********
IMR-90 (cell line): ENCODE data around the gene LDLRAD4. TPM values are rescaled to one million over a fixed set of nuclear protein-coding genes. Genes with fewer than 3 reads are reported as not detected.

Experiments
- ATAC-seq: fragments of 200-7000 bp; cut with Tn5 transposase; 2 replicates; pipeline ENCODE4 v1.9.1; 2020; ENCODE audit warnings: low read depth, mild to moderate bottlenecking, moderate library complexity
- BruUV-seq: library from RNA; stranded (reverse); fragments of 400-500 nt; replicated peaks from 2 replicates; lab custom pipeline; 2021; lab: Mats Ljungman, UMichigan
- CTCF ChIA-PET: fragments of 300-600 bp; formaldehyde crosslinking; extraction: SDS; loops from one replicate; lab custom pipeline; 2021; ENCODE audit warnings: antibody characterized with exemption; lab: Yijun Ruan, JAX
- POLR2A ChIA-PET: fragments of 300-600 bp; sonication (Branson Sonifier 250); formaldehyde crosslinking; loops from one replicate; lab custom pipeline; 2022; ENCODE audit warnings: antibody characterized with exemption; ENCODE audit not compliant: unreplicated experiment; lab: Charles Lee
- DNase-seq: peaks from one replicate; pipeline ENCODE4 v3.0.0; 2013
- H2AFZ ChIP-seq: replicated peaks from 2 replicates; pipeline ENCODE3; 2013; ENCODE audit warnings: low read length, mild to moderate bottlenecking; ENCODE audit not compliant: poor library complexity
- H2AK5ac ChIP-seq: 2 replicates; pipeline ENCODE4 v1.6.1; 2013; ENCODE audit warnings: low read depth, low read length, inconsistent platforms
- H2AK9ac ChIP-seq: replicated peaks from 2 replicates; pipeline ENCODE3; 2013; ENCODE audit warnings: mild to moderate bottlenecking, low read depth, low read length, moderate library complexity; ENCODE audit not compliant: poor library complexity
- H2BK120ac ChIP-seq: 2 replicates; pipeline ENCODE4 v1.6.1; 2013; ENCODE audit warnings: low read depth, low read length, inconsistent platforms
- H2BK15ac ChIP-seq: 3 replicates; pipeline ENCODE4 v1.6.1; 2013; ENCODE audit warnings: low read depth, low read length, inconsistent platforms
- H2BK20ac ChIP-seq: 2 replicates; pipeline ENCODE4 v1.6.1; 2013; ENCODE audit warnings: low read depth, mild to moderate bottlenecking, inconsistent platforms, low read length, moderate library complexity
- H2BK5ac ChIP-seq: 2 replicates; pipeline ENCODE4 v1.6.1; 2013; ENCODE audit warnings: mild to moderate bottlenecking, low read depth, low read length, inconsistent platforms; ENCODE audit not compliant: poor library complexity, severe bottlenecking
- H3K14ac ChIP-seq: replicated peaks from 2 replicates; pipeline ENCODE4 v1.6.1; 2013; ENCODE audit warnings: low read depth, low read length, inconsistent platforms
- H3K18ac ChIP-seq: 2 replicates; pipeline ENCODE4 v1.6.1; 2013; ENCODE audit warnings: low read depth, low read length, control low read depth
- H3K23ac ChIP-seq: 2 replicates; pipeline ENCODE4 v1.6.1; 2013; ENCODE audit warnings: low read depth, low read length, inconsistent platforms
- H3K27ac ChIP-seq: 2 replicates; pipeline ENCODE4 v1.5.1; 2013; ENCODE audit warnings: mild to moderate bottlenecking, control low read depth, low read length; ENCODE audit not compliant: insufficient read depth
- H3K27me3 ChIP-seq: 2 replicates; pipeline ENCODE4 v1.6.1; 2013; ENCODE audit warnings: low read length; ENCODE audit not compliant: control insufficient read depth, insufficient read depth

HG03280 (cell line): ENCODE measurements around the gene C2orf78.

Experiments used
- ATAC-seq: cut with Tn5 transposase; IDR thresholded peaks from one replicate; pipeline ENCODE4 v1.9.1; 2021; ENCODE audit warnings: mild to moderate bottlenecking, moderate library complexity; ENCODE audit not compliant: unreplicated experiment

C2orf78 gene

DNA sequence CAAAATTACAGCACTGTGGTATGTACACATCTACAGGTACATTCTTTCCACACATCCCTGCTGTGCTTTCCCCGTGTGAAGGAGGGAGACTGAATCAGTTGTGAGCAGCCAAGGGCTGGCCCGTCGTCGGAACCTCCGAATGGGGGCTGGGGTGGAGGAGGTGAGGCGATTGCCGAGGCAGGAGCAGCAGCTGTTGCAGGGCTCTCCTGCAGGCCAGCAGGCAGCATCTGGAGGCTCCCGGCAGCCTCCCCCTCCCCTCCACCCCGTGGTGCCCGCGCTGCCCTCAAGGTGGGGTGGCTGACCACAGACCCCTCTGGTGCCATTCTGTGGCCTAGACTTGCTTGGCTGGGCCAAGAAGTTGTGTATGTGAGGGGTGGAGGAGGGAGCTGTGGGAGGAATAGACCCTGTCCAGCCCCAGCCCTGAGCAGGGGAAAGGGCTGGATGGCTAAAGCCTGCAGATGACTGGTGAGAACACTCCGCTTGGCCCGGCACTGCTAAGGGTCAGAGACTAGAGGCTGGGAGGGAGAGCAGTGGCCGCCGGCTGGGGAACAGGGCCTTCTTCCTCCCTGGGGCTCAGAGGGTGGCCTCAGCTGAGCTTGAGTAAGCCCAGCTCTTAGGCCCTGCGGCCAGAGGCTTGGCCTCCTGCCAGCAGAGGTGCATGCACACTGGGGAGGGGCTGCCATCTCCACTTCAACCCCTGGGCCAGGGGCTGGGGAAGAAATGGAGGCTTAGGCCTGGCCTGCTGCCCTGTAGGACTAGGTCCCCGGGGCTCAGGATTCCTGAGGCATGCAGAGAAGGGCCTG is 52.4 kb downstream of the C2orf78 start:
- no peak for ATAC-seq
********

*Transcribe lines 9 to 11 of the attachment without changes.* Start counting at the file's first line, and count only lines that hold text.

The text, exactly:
- H2AK5ac ChIP-seq: 2 replicates; pipeline ENCODE4 v1.6.1; 2013; ENCODE audit warnings: low read depth, low read length, inconsistent platforms
- H2AK9ac ChIP-seq: replicated peaks from 2 replicates; pipeline ENCODE3; 2013; ENCODE audit warnings: mild to moderate bottlenecking, low read depth, low read length, moderate library complexity; ENCODE audit not compliant: poor library complexity
- H2BK120ac ChIP-seq: 2 replicates; pipeline ENCODE4 v1.6.1; 2013; ENCODE audit warnings: low read depth, low read length, inconsistent platforms